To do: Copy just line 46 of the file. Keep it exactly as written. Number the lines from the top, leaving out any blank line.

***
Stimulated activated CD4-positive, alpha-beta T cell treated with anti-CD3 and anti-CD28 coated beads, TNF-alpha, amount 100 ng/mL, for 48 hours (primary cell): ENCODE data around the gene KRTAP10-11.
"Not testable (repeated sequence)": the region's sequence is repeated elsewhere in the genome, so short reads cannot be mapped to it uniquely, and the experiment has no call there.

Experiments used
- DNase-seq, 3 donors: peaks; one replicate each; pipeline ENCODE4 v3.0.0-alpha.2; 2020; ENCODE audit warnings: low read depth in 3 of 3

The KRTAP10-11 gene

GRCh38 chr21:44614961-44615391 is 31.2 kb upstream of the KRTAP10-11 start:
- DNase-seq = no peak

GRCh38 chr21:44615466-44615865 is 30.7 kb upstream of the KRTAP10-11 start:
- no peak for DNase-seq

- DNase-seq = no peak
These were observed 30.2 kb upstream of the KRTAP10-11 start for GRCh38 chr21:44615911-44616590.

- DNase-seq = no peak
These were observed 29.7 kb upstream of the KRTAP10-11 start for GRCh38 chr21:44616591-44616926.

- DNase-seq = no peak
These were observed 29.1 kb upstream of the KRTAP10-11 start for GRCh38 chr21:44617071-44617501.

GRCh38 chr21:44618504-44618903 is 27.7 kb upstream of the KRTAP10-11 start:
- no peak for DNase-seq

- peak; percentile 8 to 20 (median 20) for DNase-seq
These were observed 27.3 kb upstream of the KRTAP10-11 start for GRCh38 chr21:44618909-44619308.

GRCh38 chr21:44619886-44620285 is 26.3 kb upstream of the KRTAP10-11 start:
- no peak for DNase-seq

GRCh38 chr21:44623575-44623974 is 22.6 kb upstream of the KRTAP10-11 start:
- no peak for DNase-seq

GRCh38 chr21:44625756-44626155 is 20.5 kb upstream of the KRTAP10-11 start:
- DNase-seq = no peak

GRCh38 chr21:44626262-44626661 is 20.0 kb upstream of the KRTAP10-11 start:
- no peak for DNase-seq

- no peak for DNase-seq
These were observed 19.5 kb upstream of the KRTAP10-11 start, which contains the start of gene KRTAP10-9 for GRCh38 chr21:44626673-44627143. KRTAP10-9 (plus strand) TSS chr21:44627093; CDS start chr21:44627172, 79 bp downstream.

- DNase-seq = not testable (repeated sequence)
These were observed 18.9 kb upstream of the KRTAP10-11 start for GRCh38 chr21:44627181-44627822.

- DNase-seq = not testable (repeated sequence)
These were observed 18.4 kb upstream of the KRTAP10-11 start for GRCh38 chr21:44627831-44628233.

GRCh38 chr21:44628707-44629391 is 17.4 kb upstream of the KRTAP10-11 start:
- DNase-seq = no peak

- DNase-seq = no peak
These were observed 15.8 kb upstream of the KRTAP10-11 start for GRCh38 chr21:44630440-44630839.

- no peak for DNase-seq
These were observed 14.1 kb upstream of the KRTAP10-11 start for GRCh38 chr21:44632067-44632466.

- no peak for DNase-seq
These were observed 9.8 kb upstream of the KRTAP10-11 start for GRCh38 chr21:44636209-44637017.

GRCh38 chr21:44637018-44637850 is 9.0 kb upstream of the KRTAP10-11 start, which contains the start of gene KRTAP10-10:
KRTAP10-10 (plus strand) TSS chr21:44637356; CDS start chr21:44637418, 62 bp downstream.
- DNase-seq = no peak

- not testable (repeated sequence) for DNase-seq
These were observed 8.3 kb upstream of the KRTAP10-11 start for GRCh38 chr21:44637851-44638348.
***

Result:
These were observed 8.3 kb upstream of the KRTAP10-11 start for GRCh38 chr21:44637851-44638348.